Monday, 14 October 2019

Men abandon 167-mile Thames charity row due to exhaustion

Men abandon 167-mile Thames charity row due to exhaustion

FIVE men had to cut short their bid to row the length of the River Thames for charity.

Guy Fisher, 46, Carlton Barnard, 57, Stuart Burgess, 56, Steve Bridge, 49, and Yonadab Diez-Urkidi, 50, of the Shiplake Outloars rowing club, abandoned their 167-mile voyage exactly two-thirds of the way through.

They realised it would be impossible to finish because they were behind schedule and were going to miss their chance to navigate the final stretch to Gravesend pier in Kent during a favourable tide.

The men were also exhausted from rowing for 37 hours without a break and feared they would not be strong enough to help one another if somebody fell in the water.

Despite this, they raised more than £2,000 for Accessible Boating Thames, which gives disabled people the opportunity to row or sail in adapted boats. They may attempt the feat again in the spring.

The rowers set off at midnight on September 5 from Lechlade in Gloucestershire and hoped to reach Kent within 42 hours. They passed through 38 of the 45 locks en route before calling it a day at Penton Hook Marina, near Chertsey.

They were in a traditional six-seater boat called Zachary and rowed in shifts with each serving as cox for about an hour as the others rowed. Apart from a few breaks to eat, including one at Shiplake College, they rowed non-stop.

Mr Fisher, the club’s founder, said: “It was disappointing not to finish but it became obvious that we were off target. It got very cold at night and it was becoming a bit dangerous, especially tackling the locks. We tried to press on but eventually realised that stopping was the sensible option. Despite that, when we look back, it was enjoyable and rewarding even if it was very tough at points.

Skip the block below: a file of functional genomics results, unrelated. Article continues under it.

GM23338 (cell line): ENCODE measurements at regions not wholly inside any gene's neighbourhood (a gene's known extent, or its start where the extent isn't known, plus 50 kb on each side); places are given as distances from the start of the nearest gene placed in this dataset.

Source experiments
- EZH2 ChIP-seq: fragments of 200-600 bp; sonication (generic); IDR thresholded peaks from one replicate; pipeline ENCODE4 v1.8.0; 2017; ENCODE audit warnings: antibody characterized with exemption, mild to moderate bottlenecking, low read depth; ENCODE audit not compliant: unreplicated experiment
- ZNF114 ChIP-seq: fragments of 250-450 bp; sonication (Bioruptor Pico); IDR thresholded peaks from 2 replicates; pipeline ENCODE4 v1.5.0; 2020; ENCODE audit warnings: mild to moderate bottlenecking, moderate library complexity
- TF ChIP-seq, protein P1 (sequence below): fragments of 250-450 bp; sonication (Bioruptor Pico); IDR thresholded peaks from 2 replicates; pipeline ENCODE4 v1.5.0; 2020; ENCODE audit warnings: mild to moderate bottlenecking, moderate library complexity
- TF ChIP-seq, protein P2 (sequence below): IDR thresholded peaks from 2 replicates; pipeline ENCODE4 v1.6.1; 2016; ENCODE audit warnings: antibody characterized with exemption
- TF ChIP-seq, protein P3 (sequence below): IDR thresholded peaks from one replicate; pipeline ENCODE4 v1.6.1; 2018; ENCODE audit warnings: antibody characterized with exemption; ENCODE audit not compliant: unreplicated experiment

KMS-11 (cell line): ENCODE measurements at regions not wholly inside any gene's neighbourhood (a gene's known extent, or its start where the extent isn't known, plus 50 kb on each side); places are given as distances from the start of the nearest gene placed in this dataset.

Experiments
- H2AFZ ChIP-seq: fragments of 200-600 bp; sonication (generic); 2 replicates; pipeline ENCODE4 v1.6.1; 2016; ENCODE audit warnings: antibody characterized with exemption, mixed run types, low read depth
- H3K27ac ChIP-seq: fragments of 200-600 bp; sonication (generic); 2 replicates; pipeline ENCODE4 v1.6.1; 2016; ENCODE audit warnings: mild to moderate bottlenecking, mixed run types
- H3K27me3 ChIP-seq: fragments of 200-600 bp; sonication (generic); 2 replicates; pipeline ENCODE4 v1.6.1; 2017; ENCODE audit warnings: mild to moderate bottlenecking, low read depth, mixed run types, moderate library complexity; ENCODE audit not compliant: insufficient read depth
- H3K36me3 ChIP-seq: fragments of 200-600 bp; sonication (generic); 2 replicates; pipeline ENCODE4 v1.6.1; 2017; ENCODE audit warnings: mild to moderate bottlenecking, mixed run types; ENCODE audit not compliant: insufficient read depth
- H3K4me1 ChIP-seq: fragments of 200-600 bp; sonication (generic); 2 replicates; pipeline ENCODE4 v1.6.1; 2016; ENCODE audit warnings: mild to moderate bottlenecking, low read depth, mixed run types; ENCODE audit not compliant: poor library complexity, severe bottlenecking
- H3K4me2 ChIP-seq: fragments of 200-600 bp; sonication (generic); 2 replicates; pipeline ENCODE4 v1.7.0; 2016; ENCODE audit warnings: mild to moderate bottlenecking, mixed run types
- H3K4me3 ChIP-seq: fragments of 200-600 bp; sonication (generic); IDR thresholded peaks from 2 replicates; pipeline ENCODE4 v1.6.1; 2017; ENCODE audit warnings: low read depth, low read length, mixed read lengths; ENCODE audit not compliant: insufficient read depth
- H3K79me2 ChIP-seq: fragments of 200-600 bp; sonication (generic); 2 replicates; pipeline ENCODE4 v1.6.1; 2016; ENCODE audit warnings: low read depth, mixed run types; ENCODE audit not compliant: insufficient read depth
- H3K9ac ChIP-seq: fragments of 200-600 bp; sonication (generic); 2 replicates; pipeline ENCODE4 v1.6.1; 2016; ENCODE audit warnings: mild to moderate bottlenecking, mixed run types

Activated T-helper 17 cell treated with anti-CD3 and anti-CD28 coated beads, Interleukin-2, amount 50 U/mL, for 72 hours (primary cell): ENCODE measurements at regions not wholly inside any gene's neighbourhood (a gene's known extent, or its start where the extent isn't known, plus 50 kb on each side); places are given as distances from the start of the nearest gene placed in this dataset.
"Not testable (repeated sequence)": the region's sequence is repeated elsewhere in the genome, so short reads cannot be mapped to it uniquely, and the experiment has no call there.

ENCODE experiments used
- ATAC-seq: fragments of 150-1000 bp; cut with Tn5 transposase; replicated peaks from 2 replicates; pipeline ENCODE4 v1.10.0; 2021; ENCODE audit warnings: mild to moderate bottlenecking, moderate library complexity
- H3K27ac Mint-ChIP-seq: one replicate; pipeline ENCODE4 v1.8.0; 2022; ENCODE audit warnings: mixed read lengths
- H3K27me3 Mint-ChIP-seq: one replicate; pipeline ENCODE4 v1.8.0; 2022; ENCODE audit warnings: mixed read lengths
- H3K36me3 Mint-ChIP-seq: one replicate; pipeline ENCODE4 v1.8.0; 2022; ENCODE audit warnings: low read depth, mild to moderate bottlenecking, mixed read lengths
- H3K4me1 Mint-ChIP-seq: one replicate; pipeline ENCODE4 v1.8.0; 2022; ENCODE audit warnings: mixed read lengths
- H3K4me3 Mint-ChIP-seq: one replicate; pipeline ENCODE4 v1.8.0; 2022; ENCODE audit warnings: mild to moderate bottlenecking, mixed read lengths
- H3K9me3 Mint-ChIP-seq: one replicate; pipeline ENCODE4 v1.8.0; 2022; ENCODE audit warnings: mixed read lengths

“Every member of the crew hit a personal low point but that was bound to happen given the enormity of the task and we each got through it in our own way. The constant effort and lack of sleep were the hardest thing. We were very conscious of nutrition and hydration but the more tired we got, the harder it became to look out for each other.

“We encountered a broken lock near Dorchester and considered giving up but called the lock-keeper and he came out to fix it. He was very gracious and charming about being woken in the dead of night and we’re incredibly thankful for that.

“The cold would creep up on you and it’s hard to stay warm when you’re constantly sweating. The temperature was about 8C but it felt colder than that and there’s only so many times you can change clothes.

“Rowing at night was a challenge — we had a large floodlight to navigate but we’d still hear the boat scraping against objects in the water, which was nerve-wracking.

“It was a relief when the sun came up but I was increasingly concerned about what could happen if one of us fell in. We were wearing lifejackets but I felt we couldn’t be too careful.

“We definitely learned what our bodies are capable of and perhaps the most encouraging thing is the huge support we’ve had from our friends. We’re also very pleased with the money we raised.”

The Accessible Boating Trust is part of the Rivertime Boat Trust, whose flagship vessel Rivertime hosts river cruises for disabled passengers and is moored at the River & Rowing Museum in Henley.

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